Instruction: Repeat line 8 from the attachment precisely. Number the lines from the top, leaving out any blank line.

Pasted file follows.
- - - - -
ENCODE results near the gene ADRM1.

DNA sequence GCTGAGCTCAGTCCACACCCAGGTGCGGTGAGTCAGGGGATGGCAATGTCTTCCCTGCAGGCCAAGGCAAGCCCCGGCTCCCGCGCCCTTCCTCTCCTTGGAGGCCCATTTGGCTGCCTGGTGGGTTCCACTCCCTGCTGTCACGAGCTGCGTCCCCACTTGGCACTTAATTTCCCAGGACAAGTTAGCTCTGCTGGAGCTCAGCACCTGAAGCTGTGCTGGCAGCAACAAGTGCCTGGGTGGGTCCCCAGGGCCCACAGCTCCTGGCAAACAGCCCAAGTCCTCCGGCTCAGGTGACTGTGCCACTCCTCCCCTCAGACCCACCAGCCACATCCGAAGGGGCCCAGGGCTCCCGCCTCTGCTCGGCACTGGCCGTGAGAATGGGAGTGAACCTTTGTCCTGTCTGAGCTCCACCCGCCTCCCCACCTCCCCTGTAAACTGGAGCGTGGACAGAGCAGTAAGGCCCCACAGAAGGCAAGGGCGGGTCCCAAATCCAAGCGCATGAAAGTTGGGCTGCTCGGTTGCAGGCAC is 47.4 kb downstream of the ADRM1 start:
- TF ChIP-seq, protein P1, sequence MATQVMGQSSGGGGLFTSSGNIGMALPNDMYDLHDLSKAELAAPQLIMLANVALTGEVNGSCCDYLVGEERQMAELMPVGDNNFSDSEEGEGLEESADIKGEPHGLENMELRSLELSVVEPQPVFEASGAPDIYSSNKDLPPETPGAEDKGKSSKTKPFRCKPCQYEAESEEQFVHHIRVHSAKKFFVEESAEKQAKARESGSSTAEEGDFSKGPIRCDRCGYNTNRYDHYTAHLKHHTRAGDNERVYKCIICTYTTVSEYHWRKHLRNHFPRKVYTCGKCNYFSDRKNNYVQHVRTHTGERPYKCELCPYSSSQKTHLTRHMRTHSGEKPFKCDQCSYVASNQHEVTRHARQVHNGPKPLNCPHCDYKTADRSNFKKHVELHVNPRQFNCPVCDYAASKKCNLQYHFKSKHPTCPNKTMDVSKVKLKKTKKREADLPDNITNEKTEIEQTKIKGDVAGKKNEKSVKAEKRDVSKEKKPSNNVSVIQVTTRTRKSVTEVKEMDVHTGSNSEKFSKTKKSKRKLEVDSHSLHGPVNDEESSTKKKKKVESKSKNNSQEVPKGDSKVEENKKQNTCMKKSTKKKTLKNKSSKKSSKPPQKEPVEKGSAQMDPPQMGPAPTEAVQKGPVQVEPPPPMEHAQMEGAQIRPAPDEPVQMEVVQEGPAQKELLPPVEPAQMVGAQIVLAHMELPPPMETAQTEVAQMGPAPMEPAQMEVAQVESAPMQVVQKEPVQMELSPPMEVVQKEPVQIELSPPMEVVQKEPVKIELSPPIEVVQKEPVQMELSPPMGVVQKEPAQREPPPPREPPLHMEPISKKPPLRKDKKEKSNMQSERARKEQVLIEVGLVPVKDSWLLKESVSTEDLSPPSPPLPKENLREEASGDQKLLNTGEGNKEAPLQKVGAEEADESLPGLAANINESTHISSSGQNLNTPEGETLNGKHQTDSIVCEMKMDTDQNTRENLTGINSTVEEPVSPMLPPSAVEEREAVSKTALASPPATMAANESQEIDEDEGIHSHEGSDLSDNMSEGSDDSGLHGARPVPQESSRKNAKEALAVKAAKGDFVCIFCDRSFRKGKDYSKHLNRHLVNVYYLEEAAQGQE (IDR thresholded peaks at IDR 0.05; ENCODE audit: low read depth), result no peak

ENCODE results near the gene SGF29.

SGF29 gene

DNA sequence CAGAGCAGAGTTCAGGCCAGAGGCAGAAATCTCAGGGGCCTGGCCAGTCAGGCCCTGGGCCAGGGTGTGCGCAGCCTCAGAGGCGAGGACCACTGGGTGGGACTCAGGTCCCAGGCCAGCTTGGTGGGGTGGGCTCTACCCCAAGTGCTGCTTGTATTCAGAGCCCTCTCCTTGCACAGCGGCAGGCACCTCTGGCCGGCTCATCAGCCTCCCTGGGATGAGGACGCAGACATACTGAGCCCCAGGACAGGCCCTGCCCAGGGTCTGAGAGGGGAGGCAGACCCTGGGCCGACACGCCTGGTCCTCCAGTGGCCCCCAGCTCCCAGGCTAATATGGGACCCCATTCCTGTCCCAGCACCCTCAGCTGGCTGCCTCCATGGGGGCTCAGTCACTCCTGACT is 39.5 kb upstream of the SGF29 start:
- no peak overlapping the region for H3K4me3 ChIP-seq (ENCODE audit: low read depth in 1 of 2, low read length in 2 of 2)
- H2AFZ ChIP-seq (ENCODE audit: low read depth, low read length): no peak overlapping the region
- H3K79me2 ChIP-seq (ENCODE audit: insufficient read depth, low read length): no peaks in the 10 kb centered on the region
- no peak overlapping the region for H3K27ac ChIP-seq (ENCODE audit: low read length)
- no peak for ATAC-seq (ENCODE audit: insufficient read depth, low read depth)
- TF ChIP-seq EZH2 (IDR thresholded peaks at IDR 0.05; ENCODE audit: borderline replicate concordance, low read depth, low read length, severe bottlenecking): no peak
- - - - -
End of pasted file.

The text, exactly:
- H2AFZ ChIP-seq (ENCODE audit: low read depth, low read length): no peak overlapping the region